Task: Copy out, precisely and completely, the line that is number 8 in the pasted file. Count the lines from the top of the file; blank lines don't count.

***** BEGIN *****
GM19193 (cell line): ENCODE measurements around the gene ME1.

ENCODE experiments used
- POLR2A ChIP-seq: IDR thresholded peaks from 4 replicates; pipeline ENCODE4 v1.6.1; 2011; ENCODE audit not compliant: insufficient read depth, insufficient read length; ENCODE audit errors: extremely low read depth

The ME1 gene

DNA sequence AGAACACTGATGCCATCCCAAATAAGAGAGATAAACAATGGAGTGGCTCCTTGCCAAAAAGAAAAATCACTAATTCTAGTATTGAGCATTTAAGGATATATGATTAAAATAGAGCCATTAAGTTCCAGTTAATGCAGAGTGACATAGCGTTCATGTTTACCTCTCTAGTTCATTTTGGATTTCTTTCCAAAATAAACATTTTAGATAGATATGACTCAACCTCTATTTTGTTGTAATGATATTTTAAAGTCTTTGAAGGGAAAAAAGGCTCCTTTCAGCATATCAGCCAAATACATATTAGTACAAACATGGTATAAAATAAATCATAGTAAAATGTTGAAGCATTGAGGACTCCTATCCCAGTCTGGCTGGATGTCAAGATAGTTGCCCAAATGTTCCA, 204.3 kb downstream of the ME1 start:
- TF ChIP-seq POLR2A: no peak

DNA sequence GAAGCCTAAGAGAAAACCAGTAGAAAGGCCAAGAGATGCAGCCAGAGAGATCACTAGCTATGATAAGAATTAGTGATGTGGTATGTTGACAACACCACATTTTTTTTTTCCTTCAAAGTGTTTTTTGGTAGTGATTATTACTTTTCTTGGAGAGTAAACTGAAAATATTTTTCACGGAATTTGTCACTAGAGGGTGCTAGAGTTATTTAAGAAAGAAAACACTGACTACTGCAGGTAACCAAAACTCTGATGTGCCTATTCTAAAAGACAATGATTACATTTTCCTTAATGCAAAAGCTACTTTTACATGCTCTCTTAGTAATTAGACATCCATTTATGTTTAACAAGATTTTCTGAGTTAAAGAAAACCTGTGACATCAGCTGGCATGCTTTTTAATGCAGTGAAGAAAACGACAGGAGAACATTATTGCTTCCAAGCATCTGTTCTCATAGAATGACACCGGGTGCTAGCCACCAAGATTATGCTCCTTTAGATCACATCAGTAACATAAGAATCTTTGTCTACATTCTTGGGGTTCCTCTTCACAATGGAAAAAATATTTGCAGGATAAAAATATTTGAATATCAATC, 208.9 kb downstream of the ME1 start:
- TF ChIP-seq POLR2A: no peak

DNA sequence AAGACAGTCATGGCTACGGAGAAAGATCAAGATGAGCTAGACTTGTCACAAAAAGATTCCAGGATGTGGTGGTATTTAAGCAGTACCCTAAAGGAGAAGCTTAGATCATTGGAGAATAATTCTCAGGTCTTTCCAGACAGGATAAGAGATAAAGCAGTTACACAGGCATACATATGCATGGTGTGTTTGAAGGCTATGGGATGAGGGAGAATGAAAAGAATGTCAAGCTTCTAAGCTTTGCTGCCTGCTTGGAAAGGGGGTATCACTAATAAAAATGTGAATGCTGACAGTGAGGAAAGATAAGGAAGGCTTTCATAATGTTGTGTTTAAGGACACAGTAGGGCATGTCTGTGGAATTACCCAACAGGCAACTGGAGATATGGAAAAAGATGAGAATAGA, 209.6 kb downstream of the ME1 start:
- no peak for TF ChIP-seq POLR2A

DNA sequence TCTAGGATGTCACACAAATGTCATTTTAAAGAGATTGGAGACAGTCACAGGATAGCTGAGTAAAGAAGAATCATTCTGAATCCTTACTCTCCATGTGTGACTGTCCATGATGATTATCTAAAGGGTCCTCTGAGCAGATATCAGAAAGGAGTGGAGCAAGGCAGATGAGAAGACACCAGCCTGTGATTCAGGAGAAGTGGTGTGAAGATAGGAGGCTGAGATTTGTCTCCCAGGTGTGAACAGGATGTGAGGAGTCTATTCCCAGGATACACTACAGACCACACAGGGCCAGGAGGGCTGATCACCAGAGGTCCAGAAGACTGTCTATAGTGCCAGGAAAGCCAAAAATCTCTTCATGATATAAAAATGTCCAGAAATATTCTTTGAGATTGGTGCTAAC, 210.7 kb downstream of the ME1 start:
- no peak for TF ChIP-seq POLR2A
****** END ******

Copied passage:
- TF ChIP-seq POLR2A: no peak